### 6 Compiling and Linking

6.4 Monoliths

Originally ADAM programs were always written in Fortran, the top-level module being written as a subroutine with a single INTEGER argument, the ADAM status. The link scripts now also accept C functions. If the top-level function is a C function, it must have a single argument of type int *. If it is not written as a Fortran-callable routine, the source file must be presented to the link script.

Note that the complete set of C interfaces for the Starlink libraries is not yet available so it may not be possible to write your program entirely in C without the aid of something like the CNF package (see SUN/209).

To compile and link ADAM programs, it is necessary to add /star/bin to your PATH environment variable. This is done if you have ‘sourced’ /star/etc/login to set up for Starlink software generally.

#### 6.1 Include Files

All public include files, such as pkg_par and pkg_err files, will be found in /star/include.

The filenames of the Fortran include files are in lower case but they should be specified in the program in the standard Starlink way. That is, for example:

INCLUDE ’SAE_PAR’
INCLUDE ’PAR_ERR’

Links are then set up to the public include files in /star/include using the appropriate pkg_dev script. For example:

% par_dev

creates links PAR_PAR and PAR_ERR to /star/include/par_par and /star/include/par_err respectively. (SAE_PAR is defined by star_dev.)

For C programs, includes take the normal form:

#include "par_err.h"

(-I/star/include is included in the link scripts).

Two shell scripts are provided to link ADAM programs. alink is used to link A-tasks and A-task monoliths, and ilink to link I-tasks. The executable images produced may be run either from a suitable user-interface such as ICL, or directly from the shell.

The following description uses alink in examples; ilink is used in the same way.

To link an ADAM program, ensure that /star/bin is added to your environment variable PATH, then type:

% alink [-xdbx] file [arguments]

Where:

-xdbx
optional (but must be the first argument if used), overcomes some problems with debugging ADAM tasks, notably with xdbx and ups on SunOS, by supplying dummy source files for required ADAM system routines. It also has the effect of inserting a -g option into the argument list. For more details, see Appendix B.
prog_module
specifies a file containing the task’s main subroutine. The filename should be of the form path/name.f, path/name.c, path/name.o or path/name. The path/ component is optional but name must be the name of the program’s main subroutine and will be the name of the executable file produced in the current working directory. If the file extension is .f or .c, the file will be compiled appropriately; if none of the permitted extensions is given, .o is appended.

Note that after a .f file has been compiled, on some platforms the .o file will be retained in the current working directory so that subsequent alinks with an unchanged .f file may specify the name with no extension ( or .o). The object files for any compiled C files will always be retained.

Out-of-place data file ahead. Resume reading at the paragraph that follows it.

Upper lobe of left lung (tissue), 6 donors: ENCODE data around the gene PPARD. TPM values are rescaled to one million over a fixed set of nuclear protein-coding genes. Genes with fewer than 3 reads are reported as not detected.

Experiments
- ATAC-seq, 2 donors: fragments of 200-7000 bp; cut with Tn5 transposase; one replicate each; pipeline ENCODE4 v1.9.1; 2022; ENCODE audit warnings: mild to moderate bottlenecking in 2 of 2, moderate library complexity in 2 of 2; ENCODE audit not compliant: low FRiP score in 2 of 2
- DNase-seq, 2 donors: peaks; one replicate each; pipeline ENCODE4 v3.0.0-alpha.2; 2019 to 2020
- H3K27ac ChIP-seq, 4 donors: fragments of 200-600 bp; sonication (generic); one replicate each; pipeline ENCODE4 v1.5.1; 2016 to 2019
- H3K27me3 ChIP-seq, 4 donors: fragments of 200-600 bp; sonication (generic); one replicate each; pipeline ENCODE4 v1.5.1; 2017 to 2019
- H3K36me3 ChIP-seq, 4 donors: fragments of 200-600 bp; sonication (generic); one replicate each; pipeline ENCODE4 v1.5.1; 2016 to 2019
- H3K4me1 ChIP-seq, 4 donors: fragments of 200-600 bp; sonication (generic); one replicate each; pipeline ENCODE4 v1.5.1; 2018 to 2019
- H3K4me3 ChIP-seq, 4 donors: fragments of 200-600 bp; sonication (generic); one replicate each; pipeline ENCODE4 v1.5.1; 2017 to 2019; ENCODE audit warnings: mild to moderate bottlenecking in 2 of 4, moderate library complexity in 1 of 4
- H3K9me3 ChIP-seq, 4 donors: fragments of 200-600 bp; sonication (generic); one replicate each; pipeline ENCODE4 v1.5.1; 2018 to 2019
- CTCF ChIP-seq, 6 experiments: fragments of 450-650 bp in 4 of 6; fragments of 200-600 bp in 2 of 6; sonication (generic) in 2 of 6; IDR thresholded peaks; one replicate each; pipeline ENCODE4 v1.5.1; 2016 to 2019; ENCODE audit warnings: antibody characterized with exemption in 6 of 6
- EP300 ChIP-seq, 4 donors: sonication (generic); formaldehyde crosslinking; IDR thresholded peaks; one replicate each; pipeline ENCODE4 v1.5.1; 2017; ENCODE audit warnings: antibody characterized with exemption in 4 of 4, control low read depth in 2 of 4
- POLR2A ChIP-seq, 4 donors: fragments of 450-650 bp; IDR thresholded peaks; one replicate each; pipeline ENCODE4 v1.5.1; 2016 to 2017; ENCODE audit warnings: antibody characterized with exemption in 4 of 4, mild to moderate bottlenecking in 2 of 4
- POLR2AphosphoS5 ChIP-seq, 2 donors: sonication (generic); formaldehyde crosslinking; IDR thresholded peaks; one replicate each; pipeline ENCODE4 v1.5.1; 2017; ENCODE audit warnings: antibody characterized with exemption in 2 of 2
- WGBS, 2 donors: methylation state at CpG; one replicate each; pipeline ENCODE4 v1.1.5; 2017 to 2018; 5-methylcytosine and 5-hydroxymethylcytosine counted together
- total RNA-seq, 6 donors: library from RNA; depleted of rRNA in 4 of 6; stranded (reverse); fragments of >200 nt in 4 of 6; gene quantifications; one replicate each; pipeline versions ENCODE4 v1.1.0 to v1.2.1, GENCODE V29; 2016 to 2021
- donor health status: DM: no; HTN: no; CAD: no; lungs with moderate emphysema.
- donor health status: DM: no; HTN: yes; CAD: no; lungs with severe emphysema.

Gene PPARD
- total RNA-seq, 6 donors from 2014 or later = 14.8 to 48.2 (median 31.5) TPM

arguments
optional, is any additional arguments (library specifications, compiler options etc.) legal for the Fortran compiler, or any C files to be compiled separately and linked in. The list of Starlink libraries automatically included in the link is given in Appendix C; the method of including other Starlink libraries in ADAM programs will be specified in the relevant Starlink User Note.

In most cases it will be:

% alinkprog_module ‘pkg_link_adam‘

where pkg is the specific software item name e.g. ndf.

Appendix B gives details of the command used within alink/ilink to compile and/or link the tasks. This may assist users who wish to alter the standard behaviour.

By default, programs are statically linked with the Starlink libraries. On platforms where shared libraries are installed, programs may be linked with them by setting the environment variable ALINK_FLAGS1 appropriately. On currently supported systems it should be set to -L/star/share. (See Appendix B for more details.)

#### 6.3 Interface Files

Interface Files may be compiled by the compifl program which is available in /star/bin. Compiled Interface Files (.ifcs) must be produced on the platform on which they are to be used.

Generally, the only things which will need changing when porting Interface Files between operating systems are file and device names. Case is significant on Unix and obviously the format of filenames is different from VMS, for example.

#### 6.4 Monoliths

The top-level routine for Unix A-task monoliths should be of the form:

SUBROUTINE TEST( STATUS )
INCLUDE ’SAE_PAR’
INCLUDE ’PAR_PAR’

INTEGER STATUS

CHARACTER*(PAR__SZNAM) NAME

IF (STATUS.NE.SAI__OK) RETURN

*       Get the action name
CALL TASK_GET_NAME( NAME, STATUS )

*       Call the appropriate action routine
IF (NAME.EQ.’TEST1’) THEN
CALL TEST1(STATUS)
ELSE IF (NAME.EQ.’TEST2’) THEN
CALL TEST2(STATUS)
ELSE IF (NAME.EQ.’TEST3’) THEN
CALL TEST3(STATUS)
END IF
END

To run such a monolith from a Unix shell, link the required action name to the monolith, then execute the linkname (possibly via an alias). For example:

% ln -s \$KAPPA_DIR/kappa add